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Plans to build three new homes under the auspices of Habitat for Humanity Northeast Michigan are being finalized and have been given support by the City of Harrisville Planning Commission. 

Ted Fines, executive director for Habitat for Humanity of Northeast Michigan, attended the planning commission meeting earlier this month to share plans for the development and answer questions.

The plans include splitting one large parcel of land, which was donated to Habitat by Harrisville resident Diane Carroll, into three smaller parcels and place a home on each one. The original parcel, 165 feet by 198 feet, is located on US-23 north of the traffic light on the west side of the highway. It will be split into two parcels on the highway which are 82.50 feet wide by 132 feet deep and a third parcel, behind the first two, is 165 feet wide by 66 feet deep.

Planning commissioner Mike Baird explained that Fines appeared before the planning commission a year and a half earlier to share plans, which consisted of four parcels on the property. “Originally, the planning commission wasn’t thrilled with the four-lot plan,” Baird said.

The updated plans met the zoning ordinance and the planning commission gave its support, as no action was needed. “Everything I see on this plan meets all zoning ordinances,” Baird said. “Yes, I agree. Everything is in compliance,” said Tony Haight, planning commission chairperson.

Ellen Mael Fritz, a Harrisville resident and neighbor to the development project, expressed concern about the need to have three houses located so close together and the quality of the homes that were planned. She said there were several homes in the city that could be used as Habitat homes instead of building next to her property.

Fines explained that Habitat doesn’t have the funding to purchase homes or property. It relies on donated property. Part of the conditions to secure a Habitat home include hands-on work during the construction (or remodeling) by the person (or family and friends) receiving the home. They are required to put in sweat equity as part of the agreement.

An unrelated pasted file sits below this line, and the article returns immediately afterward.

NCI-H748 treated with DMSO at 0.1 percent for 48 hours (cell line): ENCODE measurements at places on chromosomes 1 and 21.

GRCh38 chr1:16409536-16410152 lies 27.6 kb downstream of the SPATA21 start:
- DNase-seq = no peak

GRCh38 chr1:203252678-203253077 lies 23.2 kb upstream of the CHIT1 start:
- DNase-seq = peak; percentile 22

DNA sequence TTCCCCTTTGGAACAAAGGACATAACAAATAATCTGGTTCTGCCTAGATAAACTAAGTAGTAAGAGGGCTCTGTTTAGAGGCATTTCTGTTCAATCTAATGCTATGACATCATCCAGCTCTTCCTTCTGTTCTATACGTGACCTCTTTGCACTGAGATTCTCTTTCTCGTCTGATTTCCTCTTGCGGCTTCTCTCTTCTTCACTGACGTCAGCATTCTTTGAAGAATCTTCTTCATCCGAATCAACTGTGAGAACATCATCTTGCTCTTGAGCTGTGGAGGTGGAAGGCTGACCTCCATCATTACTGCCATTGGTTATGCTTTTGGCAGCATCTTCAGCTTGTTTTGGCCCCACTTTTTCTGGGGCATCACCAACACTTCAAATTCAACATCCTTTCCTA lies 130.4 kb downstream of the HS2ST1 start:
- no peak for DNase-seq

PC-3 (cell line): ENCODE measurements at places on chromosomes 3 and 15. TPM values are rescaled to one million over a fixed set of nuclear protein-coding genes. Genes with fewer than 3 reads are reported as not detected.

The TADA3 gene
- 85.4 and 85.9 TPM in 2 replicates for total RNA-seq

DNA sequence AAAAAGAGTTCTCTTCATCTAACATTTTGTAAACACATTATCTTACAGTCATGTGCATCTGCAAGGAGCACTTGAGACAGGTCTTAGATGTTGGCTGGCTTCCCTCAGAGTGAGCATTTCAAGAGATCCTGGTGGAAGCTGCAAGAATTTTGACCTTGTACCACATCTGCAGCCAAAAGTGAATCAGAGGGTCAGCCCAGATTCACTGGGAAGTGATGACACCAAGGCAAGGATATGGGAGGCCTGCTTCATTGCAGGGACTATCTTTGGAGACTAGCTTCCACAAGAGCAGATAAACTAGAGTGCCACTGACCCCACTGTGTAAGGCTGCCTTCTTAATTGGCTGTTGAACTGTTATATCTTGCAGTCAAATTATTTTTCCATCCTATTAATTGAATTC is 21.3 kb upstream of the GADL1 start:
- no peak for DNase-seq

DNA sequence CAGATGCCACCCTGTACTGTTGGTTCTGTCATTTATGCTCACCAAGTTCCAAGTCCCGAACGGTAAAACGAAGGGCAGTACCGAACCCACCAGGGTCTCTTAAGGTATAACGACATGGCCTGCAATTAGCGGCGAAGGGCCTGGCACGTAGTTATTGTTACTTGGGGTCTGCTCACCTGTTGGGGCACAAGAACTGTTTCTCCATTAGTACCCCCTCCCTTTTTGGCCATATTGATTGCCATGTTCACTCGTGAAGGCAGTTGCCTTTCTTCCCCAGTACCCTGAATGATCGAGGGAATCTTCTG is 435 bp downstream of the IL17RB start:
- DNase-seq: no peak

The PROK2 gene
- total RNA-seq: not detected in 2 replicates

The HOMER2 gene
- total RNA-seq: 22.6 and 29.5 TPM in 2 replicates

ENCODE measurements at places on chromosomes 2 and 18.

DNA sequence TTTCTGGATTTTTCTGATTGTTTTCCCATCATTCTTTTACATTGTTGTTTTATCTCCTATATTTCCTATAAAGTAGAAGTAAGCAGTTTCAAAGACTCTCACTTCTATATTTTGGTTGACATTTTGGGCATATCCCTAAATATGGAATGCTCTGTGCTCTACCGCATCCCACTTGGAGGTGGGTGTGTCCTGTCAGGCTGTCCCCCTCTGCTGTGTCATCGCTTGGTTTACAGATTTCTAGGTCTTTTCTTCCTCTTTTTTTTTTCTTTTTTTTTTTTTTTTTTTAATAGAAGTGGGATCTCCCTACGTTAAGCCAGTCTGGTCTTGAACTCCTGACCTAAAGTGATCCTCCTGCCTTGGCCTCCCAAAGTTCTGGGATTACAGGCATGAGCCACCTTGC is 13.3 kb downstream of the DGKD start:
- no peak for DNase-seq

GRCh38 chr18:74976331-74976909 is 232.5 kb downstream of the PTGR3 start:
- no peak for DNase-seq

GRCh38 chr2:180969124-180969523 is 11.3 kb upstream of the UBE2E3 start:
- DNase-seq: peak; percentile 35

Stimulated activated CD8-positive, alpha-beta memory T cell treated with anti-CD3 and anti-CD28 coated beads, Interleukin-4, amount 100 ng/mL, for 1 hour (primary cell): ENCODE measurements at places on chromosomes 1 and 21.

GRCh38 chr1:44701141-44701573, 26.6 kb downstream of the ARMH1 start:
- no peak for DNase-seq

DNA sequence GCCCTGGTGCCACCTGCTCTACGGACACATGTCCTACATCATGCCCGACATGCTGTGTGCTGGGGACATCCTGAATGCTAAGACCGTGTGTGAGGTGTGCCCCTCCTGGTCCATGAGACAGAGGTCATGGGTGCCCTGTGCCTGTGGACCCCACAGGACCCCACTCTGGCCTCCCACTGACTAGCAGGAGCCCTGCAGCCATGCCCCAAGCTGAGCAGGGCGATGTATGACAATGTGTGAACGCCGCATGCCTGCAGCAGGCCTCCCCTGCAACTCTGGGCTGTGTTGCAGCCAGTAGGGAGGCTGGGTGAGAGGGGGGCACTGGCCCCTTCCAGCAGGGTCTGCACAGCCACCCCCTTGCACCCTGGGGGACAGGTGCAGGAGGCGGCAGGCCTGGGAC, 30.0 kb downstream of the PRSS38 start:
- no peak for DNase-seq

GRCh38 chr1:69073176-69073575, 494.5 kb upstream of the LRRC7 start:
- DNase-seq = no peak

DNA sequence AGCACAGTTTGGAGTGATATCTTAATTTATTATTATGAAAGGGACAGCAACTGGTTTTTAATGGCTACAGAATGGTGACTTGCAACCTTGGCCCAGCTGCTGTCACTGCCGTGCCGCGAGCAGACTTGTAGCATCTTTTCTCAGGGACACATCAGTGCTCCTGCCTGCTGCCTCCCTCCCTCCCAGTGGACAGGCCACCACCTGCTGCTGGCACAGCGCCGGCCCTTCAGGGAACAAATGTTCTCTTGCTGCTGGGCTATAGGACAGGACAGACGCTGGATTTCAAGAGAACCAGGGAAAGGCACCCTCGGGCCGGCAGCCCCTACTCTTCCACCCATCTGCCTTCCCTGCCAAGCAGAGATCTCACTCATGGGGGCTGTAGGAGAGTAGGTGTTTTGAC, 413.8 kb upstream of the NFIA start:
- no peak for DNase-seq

According to Fines, one home at a time will be built starting with the parcels on the highway. He explained there is a detailed process to qualify for a Habitat home and several individuals are in the process, and if all goes as expected, construction will begin on the first home next year. “I am not going to put a person in a situation where they are apt to fail. I will not break ground until a family is approved,” Fines said.

He explained the homes will be stick built and the estimated cost for construction for each home is $128,000. Baird explained the actual amount of the mortgage will come down as people donate their time, materials, etc. into the construction.

Habitat for Humanity Northeast Michigan has received funding of approximately $588,000 toward the development of the parcels – utility hook-ups, construction of a road to the third parcel, etc. Fines has been working with the Michigan State Housing Development Authority and a financial institution to secure that funding.

Following Fines’ presentation, the planning commission voted unanimously to support the development project. “I appreciate your time,” Fines said. “I will be very transparent. Any suggestions, questions, complaints… just call me.”

Habitat for Humanity Northeast Michigan is part of a global, non-profit housing organization operating on faith-based principles that “seek to put God’s love into action by building homes, communities and hope.” Habitat for Humanity Northeast Michigan (non-profit 501(c)(3)) was founded in 1989 and encompasses the counties of Alcona, Alpena and Presque Isle. It has built, rehabbed and repaired more than 80 homes for qualified low-income families and individuals. It has a full-time staff of six and part-time of four and hundreds of volunteers.

Habitat for Humanity is dedicated to eliminating substandard housing locally through constructing, rehabilitating and preserving homes; by advocating for fair and just housing policies; and by providing training and access to resources and capital to help families to improve their shelter conditions. Habitat was founded on the conviction that everyone should have a simple, safe and durable place to live in dignity and that decent shelter, in decent communities, should be a matter of conscience and action for all.

For more information about Habitat for Humanity Northeast Michigan see